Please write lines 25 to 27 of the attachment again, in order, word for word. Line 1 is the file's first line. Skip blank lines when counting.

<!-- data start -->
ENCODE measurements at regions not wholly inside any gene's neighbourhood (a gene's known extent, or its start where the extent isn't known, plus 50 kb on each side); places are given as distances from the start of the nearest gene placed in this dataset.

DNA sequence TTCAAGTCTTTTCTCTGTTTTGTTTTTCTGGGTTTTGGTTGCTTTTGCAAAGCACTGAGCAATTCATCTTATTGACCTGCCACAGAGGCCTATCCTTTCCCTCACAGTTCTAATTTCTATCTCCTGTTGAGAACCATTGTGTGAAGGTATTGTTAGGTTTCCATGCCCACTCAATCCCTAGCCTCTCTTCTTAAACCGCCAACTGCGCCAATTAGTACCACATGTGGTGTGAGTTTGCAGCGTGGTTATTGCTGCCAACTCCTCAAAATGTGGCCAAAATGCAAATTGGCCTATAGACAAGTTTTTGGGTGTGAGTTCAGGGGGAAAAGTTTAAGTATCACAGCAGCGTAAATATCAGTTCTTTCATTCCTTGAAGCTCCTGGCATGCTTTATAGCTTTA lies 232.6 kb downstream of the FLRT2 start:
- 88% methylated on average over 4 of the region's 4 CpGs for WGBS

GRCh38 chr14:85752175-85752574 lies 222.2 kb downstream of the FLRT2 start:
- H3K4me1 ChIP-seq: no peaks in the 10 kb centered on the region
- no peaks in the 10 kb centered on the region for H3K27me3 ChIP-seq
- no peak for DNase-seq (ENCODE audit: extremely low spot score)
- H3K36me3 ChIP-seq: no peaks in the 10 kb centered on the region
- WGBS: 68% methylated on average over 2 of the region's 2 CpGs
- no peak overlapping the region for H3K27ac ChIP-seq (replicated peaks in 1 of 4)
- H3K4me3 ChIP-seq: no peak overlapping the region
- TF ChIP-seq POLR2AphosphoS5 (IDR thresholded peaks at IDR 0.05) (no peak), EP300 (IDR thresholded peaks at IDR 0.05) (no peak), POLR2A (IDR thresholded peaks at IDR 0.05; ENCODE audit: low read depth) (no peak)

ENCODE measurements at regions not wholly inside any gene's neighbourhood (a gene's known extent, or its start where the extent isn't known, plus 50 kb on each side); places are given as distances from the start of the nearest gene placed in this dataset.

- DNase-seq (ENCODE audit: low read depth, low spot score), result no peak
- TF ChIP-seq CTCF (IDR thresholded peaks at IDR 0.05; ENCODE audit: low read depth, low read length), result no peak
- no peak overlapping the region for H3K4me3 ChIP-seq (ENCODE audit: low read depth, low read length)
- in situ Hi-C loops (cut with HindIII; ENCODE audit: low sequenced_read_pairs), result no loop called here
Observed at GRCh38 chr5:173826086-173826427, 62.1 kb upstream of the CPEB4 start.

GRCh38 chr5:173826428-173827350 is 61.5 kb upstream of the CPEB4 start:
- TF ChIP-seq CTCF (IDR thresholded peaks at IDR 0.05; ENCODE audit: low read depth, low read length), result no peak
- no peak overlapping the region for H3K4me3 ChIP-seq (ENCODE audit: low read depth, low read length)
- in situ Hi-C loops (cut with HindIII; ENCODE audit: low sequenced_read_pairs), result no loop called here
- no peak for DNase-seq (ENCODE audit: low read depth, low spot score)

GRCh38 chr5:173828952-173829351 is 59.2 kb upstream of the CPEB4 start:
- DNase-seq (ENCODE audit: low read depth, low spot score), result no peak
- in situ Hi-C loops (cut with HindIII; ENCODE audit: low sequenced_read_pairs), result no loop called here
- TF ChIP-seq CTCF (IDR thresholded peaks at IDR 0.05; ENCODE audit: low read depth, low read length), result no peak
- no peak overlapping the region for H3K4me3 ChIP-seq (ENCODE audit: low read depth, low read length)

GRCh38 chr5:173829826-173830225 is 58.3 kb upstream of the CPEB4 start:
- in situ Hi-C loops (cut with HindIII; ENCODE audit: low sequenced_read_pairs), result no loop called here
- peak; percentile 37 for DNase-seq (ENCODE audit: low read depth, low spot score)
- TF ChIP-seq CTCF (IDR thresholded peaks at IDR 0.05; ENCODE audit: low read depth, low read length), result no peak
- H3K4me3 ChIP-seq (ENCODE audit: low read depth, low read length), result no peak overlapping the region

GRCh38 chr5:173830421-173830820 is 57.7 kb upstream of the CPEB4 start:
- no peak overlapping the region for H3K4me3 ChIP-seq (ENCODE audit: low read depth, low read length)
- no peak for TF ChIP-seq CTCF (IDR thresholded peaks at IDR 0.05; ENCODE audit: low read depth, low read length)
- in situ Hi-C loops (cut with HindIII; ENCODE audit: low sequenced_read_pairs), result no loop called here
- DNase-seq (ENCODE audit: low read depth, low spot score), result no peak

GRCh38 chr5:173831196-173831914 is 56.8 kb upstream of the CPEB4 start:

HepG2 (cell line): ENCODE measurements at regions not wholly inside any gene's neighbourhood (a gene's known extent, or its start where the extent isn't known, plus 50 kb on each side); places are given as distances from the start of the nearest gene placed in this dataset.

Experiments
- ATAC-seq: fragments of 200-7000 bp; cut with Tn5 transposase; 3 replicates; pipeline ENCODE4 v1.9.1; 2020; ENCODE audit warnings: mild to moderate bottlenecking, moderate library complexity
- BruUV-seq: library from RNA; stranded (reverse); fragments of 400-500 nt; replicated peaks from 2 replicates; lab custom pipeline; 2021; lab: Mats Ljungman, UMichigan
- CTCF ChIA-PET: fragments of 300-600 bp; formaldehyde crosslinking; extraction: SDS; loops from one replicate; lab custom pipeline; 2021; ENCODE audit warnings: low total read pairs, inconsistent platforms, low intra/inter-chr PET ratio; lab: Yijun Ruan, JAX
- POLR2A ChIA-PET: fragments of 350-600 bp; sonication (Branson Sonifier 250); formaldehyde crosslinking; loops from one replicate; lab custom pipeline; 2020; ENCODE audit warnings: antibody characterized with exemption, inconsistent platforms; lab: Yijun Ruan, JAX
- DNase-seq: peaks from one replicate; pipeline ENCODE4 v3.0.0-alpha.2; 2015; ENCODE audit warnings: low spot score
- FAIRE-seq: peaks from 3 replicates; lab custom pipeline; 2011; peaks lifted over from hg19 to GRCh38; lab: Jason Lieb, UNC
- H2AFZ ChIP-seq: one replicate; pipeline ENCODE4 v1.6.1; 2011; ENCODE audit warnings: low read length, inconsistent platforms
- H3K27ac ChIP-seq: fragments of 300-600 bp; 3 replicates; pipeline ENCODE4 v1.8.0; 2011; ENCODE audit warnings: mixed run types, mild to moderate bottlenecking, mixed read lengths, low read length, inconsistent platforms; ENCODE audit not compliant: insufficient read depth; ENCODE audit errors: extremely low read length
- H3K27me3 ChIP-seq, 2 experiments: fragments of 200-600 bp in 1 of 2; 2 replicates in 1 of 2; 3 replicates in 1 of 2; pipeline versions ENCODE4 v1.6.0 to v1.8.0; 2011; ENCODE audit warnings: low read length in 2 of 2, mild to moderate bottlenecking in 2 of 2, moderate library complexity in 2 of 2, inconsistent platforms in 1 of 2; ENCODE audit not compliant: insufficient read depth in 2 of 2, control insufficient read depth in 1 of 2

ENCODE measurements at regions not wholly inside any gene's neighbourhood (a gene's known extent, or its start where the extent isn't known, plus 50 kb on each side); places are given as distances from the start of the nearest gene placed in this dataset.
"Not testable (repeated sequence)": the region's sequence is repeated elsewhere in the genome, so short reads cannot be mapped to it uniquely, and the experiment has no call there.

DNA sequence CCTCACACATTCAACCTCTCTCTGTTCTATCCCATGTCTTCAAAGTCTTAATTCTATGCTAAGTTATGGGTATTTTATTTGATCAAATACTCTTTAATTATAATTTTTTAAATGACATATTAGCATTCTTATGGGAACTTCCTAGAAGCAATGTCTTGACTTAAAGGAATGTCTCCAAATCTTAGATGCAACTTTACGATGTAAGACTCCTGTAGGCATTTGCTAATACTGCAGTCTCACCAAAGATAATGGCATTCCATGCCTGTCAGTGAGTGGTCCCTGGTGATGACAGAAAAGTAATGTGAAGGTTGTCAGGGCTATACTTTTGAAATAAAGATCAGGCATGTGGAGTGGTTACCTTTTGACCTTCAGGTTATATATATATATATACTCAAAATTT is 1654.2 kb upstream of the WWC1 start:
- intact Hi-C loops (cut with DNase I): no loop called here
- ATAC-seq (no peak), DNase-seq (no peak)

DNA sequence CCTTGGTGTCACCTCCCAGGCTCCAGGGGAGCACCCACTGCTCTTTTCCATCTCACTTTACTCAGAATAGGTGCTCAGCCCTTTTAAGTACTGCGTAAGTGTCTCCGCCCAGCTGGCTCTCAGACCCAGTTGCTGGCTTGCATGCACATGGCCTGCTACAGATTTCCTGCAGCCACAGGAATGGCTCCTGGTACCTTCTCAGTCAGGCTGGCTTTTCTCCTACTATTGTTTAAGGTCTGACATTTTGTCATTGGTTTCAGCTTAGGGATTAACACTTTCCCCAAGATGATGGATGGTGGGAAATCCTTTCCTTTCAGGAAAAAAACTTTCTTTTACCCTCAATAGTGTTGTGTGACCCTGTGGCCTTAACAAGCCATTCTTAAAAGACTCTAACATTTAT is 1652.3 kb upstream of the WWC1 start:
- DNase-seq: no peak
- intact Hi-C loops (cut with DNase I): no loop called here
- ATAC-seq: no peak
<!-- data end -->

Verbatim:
- DNase-seq (ENCODE audit: low read depth, low spot score), result no peak
- in situ Hi-C loops (cut with HindIII; ENCODE audit: low sequenced_read_pairs), result no loop called here
- TF ChIP-seq CTCF (IDR thresholded peaks at IDR 0.05; ENCODE audit: low read depth, low read length), result no peak